My face is still red from that Pisa experience. I had drummed this message [to stay together at all times—and never to separate one’self from the group] again and again into everyone’s head—except, obviously, my own. At Pisa, inexcusably, I wandered off, taking pictures. Some time later, when they were getting extremely apprehensive—had I experienced a heart attack or stroke? —, we found each other. Boy, did I ever get a verbal thrashing! Taylor will probably chortle about the difference between Poppy’s talk and Poppy’s walk until the day he dies!

* * *

A little while after we returned, I asked Taylor if the cruise had made any difference in his life.
A far-away look came into his eyes, then he said, “The world seems so much bigger now.”

His parents tell us, “Ever since his cruise, it’s clear Taylor has been badly bitten by the travel bug.”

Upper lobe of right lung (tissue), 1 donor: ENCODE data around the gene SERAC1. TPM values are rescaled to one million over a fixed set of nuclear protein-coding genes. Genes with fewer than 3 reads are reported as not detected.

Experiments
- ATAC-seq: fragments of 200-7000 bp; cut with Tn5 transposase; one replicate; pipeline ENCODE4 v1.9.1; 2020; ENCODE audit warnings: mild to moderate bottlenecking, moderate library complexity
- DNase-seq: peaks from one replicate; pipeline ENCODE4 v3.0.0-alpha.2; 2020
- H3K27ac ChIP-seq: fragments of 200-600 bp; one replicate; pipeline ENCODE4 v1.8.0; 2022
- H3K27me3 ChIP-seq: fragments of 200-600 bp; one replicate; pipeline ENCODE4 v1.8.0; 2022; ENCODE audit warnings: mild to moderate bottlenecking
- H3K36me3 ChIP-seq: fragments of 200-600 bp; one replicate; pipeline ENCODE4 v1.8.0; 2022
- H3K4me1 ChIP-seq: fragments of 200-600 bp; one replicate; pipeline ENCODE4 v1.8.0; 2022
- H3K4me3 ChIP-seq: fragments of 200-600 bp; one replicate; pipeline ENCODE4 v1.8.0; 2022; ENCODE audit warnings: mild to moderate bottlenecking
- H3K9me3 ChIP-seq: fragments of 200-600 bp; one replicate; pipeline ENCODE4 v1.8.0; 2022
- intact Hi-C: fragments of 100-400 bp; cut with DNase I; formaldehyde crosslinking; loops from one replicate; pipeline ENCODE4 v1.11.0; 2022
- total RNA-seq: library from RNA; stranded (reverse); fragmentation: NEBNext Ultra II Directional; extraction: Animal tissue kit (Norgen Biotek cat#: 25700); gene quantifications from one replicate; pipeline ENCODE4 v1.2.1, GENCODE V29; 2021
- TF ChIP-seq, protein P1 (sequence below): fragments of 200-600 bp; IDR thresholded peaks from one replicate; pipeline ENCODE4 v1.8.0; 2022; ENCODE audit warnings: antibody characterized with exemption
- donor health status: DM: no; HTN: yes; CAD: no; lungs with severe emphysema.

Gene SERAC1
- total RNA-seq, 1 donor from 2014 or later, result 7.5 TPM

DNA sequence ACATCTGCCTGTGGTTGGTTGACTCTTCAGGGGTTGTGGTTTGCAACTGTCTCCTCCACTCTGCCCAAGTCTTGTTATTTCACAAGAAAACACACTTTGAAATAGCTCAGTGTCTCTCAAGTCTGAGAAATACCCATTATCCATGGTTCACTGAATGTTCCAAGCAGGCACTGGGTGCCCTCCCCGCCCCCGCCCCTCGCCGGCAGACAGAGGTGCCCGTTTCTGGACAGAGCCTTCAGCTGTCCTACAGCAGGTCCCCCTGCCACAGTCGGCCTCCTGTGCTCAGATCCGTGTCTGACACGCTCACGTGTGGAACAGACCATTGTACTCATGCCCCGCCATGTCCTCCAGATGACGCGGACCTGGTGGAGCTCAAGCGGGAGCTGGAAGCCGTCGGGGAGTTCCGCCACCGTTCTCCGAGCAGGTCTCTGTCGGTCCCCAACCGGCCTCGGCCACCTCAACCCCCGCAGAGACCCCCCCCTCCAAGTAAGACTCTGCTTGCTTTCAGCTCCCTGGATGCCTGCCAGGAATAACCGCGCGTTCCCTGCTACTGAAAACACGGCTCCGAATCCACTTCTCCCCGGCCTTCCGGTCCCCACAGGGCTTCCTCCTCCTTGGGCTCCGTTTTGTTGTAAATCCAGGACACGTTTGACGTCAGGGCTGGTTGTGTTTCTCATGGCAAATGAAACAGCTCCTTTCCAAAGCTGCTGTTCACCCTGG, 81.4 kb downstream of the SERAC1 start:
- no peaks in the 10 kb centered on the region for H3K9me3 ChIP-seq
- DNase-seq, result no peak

In retrospect, when asked to come up with his ten favorite places or experiences, in order of preference, this is what he wrote:

1. The Amalfi Coast [he was overwhelmed by the corkscrew road leading down through mist to the incredibly deep blue sea below].
2. Venice.
3. Monaco [he especially reveled in seeing the exotic Lamborghinis, Bugattis, Rolls Royces, Bentleys, etc.].
4. Eze. [An ancient hilltop village in France].
5. Strawberry virgin daiquiris [his favorite pool-side liquid extravagance].
6. Soft-serve ice -cream machine [no small thanks to near constant visits to it, he gained over five pounds during the cruise].
7. La Sagrada Familia in Barcelona.
8. Food! All the different food at all the different stops.
9. The storm [as we were leaving Barcelona and heading out to sea, a terrific Mediterranean storm blew out of nowhere, blowing deck chairs, people, and everything not nailed down, hither and thither. Taylor enjoyed most the sheer violence of it; got out in the open so he could take the full brunt of it. The authorities were not amused; they unceremoniously pushed him back under cover].
10. Dubrovnik